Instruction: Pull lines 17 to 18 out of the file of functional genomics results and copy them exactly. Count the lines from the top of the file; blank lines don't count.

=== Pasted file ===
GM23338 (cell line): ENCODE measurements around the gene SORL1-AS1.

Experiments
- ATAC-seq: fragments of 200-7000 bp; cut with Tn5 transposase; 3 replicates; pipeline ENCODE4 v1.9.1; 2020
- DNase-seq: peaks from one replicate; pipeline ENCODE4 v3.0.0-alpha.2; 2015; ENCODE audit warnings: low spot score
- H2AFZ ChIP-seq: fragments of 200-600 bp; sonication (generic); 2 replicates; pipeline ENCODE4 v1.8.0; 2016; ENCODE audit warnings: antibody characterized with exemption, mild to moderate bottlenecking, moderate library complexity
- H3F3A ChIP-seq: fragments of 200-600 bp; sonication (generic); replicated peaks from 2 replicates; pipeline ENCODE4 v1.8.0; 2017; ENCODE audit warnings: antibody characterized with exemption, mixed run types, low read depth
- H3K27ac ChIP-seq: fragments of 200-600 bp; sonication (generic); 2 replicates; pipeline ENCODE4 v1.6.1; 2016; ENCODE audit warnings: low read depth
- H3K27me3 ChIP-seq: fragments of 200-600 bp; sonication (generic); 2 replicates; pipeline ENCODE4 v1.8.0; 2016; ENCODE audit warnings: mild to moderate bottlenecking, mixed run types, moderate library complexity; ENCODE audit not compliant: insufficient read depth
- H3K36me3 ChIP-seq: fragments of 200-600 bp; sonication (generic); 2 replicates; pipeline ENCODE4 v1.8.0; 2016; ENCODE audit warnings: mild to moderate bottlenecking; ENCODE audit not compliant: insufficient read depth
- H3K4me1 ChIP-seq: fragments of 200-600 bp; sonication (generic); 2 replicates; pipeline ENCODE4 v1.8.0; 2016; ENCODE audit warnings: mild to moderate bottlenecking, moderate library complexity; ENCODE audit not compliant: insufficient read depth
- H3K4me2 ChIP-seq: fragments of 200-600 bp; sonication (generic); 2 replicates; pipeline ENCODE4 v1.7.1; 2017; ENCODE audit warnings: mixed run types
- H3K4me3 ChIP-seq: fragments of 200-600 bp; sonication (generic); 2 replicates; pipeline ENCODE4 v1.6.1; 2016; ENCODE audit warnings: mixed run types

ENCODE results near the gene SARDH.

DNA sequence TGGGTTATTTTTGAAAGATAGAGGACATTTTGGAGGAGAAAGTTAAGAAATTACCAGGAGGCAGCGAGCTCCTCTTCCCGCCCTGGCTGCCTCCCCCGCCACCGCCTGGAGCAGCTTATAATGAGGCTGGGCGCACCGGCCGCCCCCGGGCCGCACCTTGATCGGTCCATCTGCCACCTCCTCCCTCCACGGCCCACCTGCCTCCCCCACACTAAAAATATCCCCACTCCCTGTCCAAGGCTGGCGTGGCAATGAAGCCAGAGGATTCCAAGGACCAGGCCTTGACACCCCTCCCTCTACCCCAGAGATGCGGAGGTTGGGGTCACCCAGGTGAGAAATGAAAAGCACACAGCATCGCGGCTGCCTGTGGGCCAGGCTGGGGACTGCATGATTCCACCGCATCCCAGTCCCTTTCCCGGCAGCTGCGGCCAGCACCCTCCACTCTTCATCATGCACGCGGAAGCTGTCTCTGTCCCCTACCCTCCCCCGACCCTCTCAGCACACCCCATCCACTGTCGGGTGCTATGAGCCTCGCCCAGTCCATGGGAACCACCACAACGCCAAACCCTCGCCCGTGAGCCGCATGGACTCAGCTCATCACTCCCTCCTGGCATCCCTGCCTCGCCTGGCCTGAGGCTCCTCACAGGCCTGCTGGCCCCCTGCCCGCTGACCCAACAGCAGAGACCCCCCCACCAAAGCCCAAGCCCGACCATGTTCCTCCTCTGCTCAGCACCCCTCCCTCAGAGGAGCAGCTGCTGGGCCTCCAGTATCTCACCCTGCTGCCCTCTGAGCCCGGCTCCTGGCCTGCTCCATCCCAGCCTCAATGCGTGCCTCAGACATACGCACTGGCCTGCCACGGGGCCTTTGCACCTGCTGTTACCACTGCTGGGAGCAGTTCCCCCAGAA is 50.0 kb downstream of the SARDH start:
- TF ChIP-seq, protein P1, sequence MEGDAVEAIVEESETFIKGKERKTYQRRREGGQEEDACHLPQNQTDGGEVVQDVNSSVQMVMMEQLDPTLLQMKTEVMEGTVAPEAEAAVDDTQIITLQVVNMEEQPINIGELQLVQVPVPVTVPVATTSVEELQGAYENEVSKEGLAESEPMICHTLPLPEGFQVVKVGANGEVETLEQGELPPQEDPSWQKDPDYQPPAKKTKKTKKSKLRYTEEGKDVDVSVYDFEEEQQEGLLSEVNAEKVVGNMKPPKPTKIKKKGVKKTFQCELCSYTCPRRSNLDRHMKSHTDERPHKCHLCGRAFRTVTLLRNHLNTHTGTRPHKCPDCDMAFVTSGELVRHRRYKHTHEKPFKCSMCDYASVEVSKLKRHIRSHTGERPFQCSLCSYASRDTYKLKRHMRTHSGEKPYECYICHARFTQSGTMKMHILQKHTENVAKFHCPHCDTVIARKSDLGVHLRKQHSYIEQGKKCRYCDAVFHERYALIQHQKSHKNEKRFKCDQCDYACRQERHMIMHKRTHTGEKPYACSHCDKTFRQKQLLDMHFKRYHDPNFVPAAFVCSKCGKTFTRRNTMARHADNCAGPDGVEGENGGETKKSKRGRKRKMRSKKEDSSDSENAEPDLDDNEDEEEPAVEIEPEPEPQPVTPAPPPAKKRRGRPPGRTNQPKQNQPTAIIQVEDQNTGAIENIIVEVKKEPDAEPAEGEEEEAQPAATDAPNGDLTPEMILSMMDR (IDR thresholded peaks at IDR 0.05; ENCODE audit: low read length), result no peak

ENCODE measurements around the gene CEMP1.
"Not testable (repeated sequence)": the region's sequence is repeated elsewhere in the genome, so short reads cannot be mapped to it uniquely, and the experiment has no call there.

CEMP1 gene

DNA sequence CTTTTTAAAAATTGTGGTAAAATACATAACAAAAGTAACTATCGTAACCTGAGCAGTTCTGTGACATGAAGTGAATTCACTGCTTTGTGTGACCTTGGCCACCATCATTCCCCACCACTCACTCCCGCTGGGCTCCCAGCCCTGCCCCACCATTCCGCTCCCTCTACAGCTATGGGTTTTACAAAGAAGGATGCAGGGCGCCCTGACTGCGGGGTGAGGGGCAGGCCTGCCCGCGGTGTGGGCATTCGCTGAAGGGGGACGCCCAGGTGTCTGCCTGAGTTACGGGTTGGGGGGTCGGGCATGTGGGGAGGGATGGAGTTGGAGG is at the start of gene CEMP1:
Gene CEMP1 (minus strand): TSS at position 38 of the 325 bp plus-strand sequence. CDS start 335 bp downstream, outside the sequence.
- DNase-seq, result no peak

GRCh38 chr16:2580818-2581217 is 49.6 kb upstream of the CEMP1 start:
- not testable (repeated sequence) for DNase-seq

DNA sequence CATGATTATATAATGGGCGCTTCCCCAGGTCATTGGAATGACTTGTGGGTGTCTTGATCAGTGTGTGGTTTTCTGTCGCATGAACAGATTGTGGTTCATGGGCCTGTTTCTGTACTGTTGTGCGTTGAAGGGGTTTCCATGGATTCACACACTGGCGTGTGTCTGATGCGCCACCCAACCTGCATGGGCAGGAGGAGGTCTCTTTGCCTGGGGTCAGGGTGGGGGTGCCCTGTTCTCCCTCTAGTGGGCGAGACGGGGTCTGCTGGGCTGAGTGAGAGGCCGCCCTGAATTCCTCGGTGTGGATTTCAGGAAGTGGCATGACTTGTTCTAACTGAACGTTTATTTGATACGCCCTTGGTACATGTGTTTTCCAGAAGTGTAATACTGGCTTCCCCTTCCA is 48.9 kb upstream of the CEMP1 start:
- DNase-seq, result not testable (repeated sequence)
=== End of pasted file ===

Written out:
"Not testable (repeated sequence)": the region's sequence is repeated elsewhere in the genome, so short reads cannot be mapped to it uniquely, and the experiment has no call there.

CEMP1 gene